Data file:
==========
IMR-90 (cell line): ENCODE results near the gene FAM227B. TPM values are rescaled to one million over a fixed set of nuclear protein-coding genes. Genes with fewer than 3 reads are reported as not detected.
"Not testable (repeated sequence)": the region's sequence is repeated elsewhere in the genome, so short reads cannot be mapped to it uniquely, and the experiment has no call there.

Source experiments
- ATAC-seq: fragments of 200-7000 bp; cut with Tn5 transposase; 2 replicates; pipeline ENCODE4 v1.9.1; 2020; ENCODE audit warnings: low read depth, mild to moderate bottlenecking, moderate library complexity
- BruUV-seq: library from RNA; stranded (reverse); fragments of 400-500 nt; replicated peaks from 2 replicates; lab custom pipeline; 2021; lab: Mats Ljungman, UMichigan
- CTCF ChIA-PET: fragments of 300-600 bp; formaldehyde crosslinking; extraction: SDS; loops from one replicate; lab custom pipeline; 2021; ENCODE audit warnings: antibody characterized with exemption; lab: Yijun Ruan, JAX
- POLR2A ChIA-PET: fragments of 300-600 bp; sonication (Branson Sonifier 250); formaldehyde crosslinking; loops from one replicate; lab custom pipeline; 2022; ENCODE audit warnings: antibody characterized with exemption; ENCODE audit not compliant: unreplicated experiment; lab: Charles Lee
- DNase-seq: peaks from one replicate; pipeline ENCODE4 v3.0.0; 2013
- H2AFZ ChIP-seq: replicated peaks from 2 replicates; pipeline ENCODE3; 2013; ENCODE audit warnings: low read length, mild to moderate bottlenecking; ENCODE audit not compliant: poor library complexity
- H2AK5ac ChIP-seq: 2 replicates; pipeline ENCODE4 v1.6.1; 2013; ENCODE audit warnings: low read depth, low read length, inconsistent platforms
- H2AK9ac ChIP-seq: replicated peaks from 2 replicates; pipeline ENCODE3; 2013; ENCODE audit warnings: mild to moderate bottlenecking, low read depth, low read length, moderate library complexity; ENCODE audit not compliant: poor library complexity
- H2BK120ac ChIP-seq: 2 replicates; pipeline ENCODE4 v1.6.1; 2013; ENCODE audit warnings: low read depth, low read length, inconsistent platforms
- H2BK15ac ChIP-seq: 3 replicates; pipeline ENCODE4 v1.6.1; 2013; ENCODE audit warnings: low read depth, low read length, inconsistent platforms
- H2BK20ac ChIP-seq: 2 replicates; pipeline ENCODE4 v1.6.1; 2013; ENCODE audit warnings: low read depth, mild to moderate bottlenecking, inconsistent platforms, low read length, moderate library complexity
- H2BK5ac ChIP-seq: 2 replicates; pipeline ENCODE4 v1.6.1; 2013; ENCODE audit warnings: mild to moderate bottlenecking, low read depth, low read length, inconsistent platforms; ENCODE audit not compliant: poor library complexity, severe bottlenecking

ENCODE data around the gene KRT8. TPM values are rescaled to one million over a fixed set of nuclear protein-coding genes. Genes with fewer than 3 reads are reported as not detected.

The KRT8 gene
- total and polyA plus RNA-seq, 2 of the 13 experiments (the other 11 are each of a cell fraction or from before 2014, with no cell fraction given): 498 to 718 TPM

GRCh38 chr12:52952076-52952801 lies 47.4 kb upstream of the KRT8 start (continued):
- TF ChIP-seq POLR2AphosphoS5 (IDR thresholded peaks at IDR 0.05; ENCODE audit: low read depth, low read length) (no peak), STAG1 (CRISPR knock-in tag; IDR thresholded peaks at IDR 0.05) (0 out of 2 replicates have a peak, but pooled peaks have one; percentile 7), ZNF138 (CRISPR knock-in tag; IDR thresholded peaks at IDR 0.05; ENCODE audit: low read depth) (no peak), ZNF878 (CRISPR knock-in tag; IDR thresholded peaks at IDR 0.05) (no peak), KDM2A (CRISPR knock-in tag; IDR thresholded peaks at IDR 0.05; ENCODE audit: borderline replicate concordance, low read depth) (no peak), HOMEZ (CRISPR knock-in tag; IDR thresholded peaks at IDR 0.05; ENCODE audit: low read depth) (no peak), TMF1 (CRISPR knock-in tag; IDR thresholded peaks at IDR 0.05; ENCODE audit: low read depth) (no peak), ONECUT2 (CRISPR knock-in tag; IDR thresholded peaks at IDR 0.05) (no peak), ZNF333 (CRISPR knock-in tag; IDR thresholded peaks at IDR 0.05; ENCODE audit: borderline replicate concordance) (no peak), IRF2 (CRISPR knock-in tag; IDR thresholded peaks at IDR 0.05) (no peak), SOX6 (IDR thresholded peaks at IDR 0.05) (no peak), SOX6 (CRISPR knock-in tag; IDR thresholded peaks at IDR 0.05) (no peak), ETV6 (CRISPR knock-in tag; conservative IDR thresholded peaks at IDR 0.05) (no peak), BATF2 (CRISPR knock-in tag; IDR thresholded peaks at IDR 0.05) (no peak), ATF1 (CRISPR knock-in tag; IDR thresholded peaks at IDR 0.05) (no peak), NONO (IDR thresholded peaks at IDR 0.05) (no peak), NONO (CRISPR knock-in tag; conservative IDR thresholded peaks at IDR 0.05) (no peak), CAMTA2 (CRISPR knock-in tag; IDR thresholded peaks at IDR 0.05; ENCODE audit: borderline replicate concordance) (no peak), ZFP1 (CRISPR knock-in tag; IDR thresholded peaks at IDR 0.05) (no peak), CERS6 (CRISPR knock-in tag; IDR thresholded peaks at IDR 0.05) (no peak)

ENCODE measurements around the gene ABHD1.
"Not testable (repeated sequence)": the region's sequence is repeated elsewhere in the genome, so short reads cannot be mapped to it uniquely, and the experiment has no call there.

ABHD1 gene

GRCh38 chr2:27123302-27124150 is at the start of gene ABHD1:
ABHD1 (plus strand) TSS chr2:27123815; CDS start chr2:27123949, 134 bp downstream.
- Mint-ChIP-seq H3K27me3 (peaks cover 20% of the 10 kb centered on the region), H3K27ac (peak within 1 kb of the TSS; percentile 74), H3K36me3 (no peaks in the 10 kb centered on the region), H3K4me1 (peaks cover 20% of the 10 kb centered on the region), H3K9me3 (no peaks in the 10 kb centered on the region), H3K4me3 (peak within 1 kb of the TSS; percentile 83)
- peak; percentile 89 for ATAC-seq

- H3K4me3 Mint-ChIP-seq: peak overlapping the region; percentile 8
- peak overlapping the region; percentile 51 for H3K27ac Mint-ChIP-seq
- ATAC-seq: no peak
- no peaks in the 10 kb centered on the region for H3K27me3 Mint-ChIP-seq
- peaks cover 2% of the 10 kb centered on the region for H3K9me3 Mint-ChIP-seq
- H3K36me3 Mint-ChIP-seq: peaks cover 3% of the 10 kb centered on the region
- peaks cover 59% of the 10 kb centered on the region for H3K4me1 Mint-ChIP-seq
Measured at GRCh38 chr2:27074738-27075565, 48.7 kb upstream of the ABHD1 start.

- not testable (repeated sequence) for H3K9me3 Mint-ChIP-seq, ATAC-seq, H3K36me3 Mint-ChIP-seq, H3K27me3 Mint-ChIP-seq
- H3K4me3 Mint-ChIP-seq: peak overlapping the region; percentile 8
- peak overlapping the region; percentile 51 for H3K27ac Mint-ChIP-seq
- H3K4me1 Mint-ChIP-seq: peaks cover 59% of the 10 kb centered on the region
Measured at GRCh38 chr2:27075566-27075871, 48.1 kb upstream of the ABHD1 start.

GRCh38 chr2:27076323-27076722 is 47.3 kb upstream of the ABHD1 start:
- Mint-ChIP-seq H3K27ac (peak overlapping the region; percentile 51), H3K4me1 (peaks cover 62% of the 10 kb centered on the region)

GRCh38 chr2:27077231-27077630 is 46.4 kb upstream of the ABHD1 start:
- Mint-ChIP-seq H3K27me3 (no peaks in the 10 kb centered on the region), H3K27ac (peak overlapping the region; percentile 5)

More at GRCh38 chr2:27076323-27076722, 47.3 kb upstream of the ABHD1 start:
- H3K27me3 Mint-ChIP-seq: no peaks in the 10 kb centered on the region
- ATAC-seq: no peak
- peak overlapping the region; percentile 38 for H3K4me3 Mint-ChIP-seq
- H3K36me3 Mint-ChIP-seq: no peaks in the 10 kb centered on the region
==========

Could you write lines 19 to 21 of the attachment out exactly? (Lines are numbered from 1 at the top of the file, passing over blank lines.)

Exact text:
GRCh38 chr12:52952076-52952801 lies 47.4 kb upstream of the KRT8 start (continued):
- TF ChIP-seq POLR2AphosphoS5 (IDR thresholded peaks at IDR 0.05; ENCODE audit: low read depth, low read length) (no peak), STAG1 (CRISPR knock-in tag; IDR thresholded peaks at IDR 0.05) (0 out of 2 replicates have a peak, but pooled peaks have one; percentile 7), ZNF138 (CRISPR knock-in tag; IDR thresholded peaks at IDR 0.05; ENCODE audit: low read depth) (no peak), ZNF878 (CRISPR knock-in tag; IDR thresholded peaks at IDR 0.05) (no peak), KDM2A (CRISPR knock-in tag; IDR thresholded peaks at IDR 0.05; ENCODE audit: borderline replicate concordance, low read depth) (no peak), HOMEZ (CRISPR knock-in tag; IDR thresholded peaks at IDR 0.05; ENCODE audit: low read depth) (no peak), TMF1 (CRISPR knock-in tag; IDR thresholded peaks at IDR 0.05; ENCODE audit: low read depth) (no peak), ONECUT2 (CRISPR knock-in tag; IDR thresholded peaks at IDR 0.05) (no peak), ZNF333 (CRISPR knock-in tag; IDR thresholded peaks at IDR 0.05; ENCODE audit: borderline replicate concordance) (no peak), IRF2 (CRISPR knock-in tag; IDR thresholded peaks at IDR 0.05) (no peak), SOX6 (IDR thresholded peaks at IDR 0.05) (no peak), SOX6 (CRISPR knock-in tag; IDR thresholded peaks at IDR 0.05) (no peak), ETV6 (CRISPR knock-in tag; conservative IDR thresholded peaks at IDR 0.05) (no peak), BATF2 (CRISPR knock-in tag; IDR thresholded peaks at IDR 0.05) (no peak), ATF1 (CRISPR knock-in tag; IDR thresholded peaks at IDR 0.05) (no peak), NONO (IDR thresholded peaks at IDR 0.05) (no peak), NONO (CRISPR knock-in tag; conservative IDR thresholded peaks at IDR 0.05) (no peak), CAMTA2 (CRISPR knock-in tag; IDR thresholded peaks at IDR 0.05; ENCODE audit: borderline replicate concordance) (no peak), ZFP1 (CRISPR knock-in tag; IDR thresholded peaks at IDR 0.05) (no peak), CERS6 (CRISPR knock-in tag; IDR thresholded peaks at IDR 0.05) (no peak)

ENCODE measurements around the gene ABHD1.